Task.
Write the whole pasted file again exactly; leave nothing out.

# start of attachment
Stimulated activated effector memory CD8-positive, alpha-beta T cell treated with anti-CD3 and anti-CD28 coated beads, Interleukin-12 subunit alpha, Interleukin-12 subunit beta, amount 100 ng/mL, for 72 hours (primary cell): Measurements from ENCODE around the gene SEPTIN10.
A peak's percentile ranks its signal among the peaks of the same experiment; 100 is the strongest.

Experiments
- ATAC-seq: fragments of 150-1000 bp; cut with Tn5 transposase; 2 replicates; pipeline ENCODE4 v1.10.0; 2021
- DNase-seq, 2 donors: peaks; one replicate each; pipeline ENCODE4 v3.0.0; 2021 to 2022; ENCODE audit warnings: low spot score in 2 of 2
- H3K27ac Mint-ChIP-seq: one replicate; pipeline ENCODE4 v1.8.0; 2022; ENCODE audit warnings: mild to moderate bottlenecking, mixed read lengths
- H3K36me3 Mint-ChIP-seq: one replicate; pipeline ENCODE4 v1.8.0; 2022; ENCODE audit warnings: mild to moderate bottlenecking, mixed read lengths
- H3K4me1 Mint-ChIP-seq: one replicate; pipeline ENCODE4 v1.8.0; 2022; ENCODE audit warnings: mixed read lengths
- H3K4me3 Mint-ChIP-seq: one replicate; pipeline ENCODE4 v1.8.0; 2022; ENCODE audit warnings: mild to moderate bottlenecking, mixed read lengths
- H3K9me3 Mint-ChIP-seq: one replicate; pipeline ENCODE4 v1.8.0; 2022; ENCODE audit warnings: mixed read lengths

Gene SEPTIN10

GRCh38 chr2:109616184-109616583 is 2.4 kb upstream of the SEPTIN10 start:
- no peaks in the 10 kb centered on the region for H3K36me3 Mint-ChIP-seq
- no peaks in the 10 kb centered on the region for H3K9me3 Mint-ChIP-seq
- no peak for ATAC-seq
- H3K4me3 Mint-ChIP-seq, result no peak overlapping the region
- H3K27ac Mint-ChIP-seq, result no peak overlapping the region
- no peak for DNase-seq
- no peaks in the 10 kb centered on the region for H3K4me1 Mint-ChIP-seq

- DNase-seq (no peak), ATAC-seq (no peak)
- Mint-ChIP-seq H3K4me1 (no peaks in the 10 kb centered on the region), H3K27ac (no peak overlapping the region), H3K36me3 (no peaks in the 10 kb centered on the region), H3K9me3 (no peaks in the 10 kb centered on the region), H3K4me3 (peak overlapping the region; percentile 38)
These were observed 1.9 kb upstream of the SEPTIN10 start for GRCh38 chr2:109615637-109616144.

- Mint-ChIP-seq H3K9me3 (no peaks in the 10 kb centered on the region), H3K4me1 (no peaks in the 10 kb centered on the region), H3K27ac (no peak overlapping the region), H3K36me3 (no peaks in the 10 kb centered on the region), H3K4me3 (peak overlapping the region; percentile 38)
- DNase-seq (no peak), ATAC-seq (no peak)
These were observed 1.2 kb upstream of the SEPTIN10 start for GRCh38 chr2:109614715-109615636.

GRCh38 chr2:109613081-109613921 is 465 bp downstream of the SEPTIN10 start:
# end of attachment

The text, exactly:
Stimulated activated effector memory CD8-positive, alpha-beta T cell treated with anti-CD3 and anti-CD28 coated beads, Interleukin-12 subunit alpha, Interleukin-12 subunit beta, amount 100 ng/mL, for 72 hours (primary cell): Measurements from ENCODE around the gene SEPTIN10.
A peak's percentile ranks its signal among the peaks of the same experiment; 100 is the strongest.

Experiments
- ATAC-seq: fragments of 150-1000 bp; cut with Tn5 transposase; 2 replicates; pipeline ENCODE4 v1.10.0; 2021
- DNase-seq, 2 donors: peaks; one replicate each; pipeline ENCODE4 v3.0.0; 2021 to 2022; ENCODE audit warnings: low spot score in 2 of 2
- H3K27ac Mint-ChIP-seq: one replicate; pipeline ENCODE4 v1.8.0; 2022; ENCODE audit warnings: mild to moderate bottlenecking, mixed read lengths
- H3K36me3 Mint-ChIP-seq: one replicate; pipeline ENCODE4 v1.8.0; 2022; ENCODE audit warnings: mild to moderate bottlenecking, mixed read lengths
- H3K4me1 Mint-ChIP-seq: one replicate; pipeline ENCODE4 v1.8.0; 2022; ENCODE audit warnings: mixed read lengths
- H3K4me3 Mint-ChIP-seq: one replicate; pipeline ENCODE4 v1.8.0; 2022; ENCODE audit warnings: mild to moderate bottlenecking, mixed read lengths
- H3K9me3 Mint-ChIP-seq: one replicate; pipeline ENCODE4 v1.8.0; 2022; ENCODE audit warnings: mixed read lengths

Gene SEPTIN10

GRCh38 chr2:109616184-109616583 is 2.4 kb upstream of the SEPTIN10 start:
- no peaks in the 10 kb centered on the region for H3K36me3 Mint-ChIP-seq
- no peaks in the 10 kb centered on the region for H3K9me3 Mint-ChIP-seq
- no peak for ATAC-seq
- H3K4me3 Mint-ChIP-seq, result no peak overlapping the region
- H3K27ac Mint-ChIP-seq, result no peak overlapping the region
- no peak for DNase-seq
- no peaks in the 10 kb centered on the region for H3K4me1 Mint-ChIP-seq

- DNase-seq (no peak), ATAC-seq (no peak)
- Mint-ChIP-seq H3K4me1 (no peaks in the 10 kb centered on the region), H3K27ac (no peak overlapping the region), H3K36me3 (no peaks in the 10 kb centered on the region), H3K9me3 (no peaks in the 10 kb centered on the region), H3K4me3 (peak overlapping the region; percentile 38)
These were observed 1.9 kb upstream of the SEPTIN10 start for GRCh38 chr2:109615637-109616144.

- Mint-ChIP-seq H3K9me3 (no peaks in the 10 kb centered on the region), H3K4me1 (no peaks in the 10 kb centered on the region), H3K27ac (no peak overlapping the region), H3K36me3 (no peaks in the 10 kb centered on the region), H3K4me3 (peak overlapping the region; percentile 38)
- DNase-seq (no peak), ATAC-seq (no peak)
These were observed 1.2 kb upstream of the SEPTIN10 start for GRCh38 chr2:109614715-109615636.

GRCh38 chr2:109613081-109613921 is 465 bp downstream of the SEPTIN10 start: